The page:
Ballantine And Howell
At last week's Harwich Town Meeting, outgoing Selectmen Peter Hughes and Angelo LaMantia were recognized for their combined 24 years of public service to Harwich. With their departure there will be a major absence of experience on the board. The three remaining selectmen – Michael MacAskill, Jannell Brown and Julie Kavanagh – have a total of five years of service on the board and a limited amount of time serving on other town boards and committees.
Experience is an important ingredient in governing a municipality. Harwich is fortunate to have a seasoned town administrator who can assist these neophyte selectmen, but there is nothing like hands-on experience to guide the executive branch, especially when facing very expensive projects, such as wastewater.
Candidate Larry Ballantine has been here before. He served on the board of selectmen for six years before deciding he needed a breather in 2015, choosing not to run for re-election. Ballantine said he is now rested and ready to return to the board. He also brings to the board a great deal of experience on wastewater issues. He has a doctorate in chemistry, has served on the conservation commission and on the Pleasant Bay Alliance steering committee, and he has been a longtime member of the Cape Cod Water Protection Collaborative. “I think I can bring expertise into it and help in the decision-making process,” Ballantine told The Chronicle of his understanding of wastewater issues facing the community. With the board losing the two members who have been most hands-on with the town's comprehensive wastewater management plan – Hughes and LaMantia – Ballantine can best serve to fill that void.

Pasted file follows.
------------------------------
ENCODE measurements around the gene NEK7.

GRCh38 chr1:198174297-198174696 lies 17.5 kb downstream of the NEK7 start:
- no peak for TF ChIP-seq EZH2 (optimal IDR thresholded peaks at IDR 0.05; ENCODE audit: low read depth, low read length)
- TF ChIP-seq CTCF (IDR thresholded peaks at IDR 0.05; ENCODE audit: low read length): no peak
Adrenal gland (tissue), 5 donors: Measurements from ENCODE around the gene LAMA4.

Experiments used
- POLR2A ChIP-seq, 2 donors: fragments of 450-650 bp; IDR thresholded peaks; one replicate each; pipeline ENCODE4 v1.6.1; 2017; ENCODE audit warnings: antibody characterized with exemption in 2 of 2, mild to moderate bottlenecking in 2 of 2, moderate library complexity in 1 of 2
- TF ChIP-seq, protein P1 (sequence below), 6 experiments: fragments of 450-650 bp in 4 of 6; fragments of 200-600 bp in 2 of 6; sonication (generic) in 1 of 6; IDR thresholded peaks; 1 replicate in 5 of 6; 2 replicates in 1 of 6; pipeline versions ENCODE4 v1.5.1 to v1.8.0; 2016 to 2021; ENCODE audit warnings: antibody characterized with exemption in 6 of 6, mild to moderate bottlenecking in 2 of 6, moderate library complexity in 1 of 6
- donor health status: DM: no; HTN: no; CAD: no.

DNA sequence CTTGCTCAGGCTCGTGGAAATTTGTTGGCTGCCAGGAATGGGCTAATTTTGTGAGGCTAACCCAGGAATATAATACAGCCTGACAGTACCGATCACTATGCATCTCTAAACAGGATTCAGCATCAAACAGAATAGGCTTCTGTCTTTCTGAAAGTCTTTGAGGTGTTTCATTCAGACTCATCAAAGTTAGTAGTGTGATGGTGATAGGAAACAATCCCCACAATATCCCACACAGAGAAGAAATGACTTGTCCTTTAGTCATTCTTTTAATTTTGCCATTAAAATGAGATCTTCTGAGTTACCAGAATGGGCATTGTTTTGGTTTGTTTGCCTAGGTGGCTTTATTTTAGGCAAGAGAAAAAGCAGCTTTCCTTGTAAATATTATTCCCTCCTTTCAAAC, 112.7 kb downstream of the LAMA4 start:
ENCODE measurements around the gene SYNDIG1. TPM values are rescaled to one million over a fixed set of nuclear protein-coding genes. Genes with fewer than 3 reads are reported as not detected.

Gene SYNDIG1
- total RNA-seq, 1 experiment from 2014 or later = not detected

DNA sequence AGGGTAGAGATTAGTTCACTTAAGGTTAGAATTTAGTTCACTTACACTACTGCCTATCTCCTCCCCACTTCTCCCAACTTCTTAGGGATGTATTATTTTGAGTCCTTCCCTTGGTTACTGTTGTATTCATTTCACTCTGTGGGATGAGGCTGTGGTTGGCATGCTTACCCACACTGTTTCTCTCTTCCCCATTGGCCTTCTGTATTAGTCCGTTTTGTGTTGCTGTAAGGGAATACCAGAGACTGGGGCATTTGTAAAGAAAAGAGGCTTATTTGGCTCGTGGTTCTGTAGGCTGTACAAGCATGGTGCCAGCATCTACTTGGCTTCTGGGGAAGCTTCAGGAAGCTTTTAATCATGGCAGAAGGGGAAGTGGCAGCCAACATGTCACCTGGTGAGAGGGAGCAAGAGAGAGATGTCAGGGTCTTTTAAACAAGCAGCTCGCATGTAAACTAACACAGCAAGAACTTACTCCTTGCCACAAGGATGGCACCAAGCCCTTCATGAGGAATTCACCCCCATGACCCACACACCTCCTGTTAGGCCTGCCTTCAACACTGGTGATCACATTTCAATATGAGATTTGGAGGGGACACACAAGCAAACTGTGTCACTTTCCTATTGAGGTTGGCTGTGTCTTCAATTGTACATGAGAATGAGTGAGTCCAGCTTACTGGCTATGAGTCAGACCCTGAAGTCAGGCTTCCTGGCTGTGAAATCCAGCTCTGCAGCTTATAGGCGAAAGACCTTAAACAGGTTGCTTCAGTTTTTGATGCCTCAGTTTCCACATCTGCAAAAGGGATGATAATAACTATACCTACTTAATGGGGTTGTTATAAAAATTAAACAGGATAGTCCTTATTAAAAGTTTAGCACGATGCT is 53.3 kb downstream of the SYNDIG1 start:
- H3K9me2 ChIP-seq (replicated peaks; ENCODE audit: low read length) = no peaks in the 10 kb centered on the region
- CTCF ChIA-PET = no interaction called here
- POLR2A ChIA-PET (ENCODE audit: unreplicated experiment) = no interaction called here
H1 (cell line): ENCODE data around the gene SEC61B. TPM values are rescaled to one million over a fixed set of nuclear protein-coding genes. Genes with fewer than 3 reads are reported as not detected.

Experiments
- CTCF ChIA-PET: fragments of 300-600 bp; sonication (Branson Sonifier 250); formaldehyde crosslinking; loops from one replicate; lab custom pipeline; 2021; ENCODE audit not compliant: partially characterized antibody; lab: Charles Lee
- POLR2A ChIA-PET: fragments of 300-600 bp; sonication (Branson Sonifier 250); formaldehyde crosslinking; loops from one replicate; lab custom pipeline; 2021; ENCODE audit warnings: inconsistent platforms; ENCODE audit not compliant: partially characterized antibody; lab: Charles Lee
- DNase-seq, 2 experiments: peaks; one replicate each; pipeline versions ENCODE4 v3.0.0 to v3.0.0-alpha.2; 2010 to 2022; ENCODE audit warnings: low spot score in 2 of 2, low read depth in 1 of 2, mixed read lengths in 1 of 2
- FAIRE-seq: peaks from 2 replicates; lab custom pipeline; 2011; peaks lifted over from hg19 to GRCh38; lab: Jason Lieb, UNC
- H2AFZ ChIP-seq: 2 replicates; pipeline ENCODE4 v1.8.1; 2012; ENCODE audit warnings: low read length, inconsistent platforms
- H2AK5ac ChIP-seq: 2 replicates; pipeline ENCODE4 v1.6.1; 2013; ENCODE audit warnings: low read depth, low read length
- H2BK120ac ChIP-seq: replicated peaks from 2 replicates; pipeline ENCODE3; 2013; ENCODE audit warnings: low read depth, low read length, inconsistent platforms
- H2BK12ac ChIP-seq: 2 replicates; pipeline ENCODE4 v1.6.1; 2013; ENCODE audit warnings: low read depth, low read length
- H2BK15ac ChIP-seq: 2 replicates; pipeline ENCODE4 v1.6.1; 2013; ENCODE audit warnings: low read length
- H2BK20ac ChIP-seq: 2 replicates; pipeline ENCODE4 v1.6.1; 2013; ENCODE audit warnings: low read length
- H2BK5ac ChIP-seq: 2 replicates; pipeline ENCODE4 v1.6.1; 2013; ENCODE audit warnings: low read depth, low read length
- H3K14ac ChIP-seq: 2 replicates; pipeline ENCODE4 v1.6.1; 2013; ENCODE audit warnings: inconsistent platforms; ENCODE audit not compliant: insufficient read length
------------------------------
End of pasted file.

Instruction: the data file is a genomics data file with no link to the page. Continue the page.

Candidate Donald Howell has also had experience as a selectman, serving two terms from 2001 to 2006. He has served on the planning board and is presently the chairman of the bylaw/charter review committee. He has been active in trying to address affordable housing issues in the community while serving as a member of the board of directors of Harwich Ecumenical Council for Housing over the past 15 years. His knowledge of how government functions would also be beneficial to the younger members on the board. We also give him the nod.
We have watched candidate Rob Mador on the conservation commission and he is thoughtful and respectful. We have seen how he can take charge of a concept and grow it to benefit a large audience. He is co-founder of Bridges for The Fallen, the national organization which works to name bridges in honor of fallen members of the armed forces. We were impressed with his efforts in accomplishing that goal for Navy Lieutenant Junior Grade Ralph Wallace Burns in Harwich and how his project has now spread across the country. Local government experience is critical now; in time, with more experience under his belt, Mador will make a fine selectman.